To My Two Sons As You Graduate: Here’s What I’ve Watched You Learn

In an embarrassment of riches, I have two sons graduating this year, one from college and one from high school. And as graduation season beckons, despite my effort to keep my emotions in check, I’m being swept up in the kind of emotion that makes you feel like someone is physically holding your heart and squeezing it.

The actual graduation ceremony leaves me cold but the milestone itself chokes me up. So, what are my hopes for each of my two new graduates, actually for all of our shiny new graduates?

I Remember When My Son Was A Baby

When you were an infant, the nurse brought you to me. I took the swaddled bundle she offered and cradled it gently to my chest, inhaling deeply and filling my senses with the new baby scent (which is kind of like a new car smell, but different).

How many times had this nurse watched a scene like this play out, a new baby and a new mommy feeling each other out, learning each other. She smiled benevolently and said, “There’s a whole person in there.”

Of course, I thought. Of course, you were a whole person. What kind of silly comment was that? But what she said was truer in more ways than I could understand at that moment.

There in that 7 pound bundle was your wit, your kindness, your smile, your food preferences, and your individuality. It wasn’t just that you would grow physically, you would become. You would become you, we would become us, our family would become five lives deeply and forever intertwined, with its own narratives, real and apocryphal.

And what that nurse said resonates deeply now in another way, a way that was true then and is true now. Inside of you there is a wellspring that you will tap into as life unfolds.

All the answers lie within.

When I graduated from college, I could not have envisioned the world of today, just as none of us can foresee what the future will bring. And change is exciting but also unnerving and stress-inducing.

Here’s What My Sons Have Learned

The cold hard facts you learned in school will change. History will be added to and old history will be given a new spin. Ideas once thought to be true will be proven false and then true and then false again.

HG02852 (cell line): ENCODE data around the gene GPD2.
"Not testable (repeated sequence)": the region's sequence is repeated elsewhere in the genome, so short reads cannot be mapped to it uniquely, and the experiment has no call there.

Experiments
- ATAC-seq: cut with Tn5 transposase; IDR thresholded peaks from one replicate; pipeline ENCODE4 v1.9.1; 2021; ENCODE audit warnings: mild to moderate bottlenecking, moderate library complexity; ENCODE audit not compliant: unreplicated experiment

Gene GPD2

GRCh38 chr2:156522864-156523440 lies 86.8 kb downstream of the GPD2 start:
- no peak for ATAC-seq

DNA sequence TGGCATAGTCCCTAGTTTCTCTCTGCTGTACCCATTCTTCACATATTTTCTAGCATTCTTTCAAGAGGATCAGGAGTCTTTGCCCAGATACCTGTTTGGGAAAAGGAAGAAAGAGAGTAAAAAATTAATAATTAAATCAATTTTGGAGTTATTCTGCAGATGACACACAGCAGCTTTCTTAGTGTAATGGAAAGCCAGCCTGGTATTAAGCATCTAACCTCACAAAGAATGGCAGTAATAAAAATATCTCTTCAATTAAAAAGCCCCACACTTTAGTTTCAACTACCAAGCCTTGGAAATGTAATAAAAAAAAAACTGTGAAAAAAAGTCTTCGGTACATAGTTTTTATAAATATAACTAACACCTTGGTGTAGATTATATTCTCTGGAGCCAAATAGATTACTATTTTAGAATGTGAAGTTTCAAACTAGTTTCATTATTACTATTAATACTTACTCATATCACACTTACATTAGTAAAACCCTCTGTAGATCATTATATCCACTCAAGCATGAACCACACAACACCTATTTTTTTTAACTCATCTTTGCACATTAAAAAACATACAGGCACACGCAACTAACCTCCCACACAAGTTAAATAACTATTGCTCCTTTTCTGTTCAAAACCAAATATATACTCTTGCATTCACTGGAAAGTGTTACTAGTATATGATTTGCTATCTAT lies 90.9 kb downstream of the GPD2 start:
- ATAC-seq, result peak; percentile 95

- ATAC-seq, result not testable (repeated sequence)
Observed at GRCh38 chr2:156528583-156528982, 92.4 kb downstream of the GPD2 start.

But you have learned how to learn, to analyze and to think critically. Let that be your beacon.

The conventions of speech, writing and grammar will change. Imagine how surprising it was for those of us who grew up with typewriters to accept that there is now only one space after a period. Old phrases will fade, new ones will emerge.

But you have learned to move people with your words. Let that be your beacon.

You have been taught to solve problems, but the equations will change.

But you have the nimbleness of mind to apply old rules to new equations or new rules to old equations. Let that be your beacon.

You will move on, from old friends to new, from familiar environs to less familiar ones. You will leave the comfort of the old to the challenge of the new

But you have learned to build relationships and communities. You understand that building often means showing up day after day, month after month, year after year. Let that be your beacon.

I guess what I’m saying is that you’ve got this. You already have everything you need and if you hold fast to that inner immutable core, the winds of change that swirl around you won’t be so scary.

“There’s a whole person in there.”

True then and certainly true now.

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About Helene Wingens

Helene Wingens has always been passionate about painting pictures with words. She graduated from Brandeis University with a degree in psychology and three years later from Boston University School of Law with a Juris Doctor. In a year long clerkship for an appellate judge Helene honed her writing skills by drafting weekly appellate memoranda. She practiced law until she practically perfected it and after taking a brief twenty year hiatus to raise her three children she began writing a personal blog Her essays have been published in: Scary Mommy, Kveller, The Forward, and Grown and Flown where she is Managing Editor. You can visit Helene's website here

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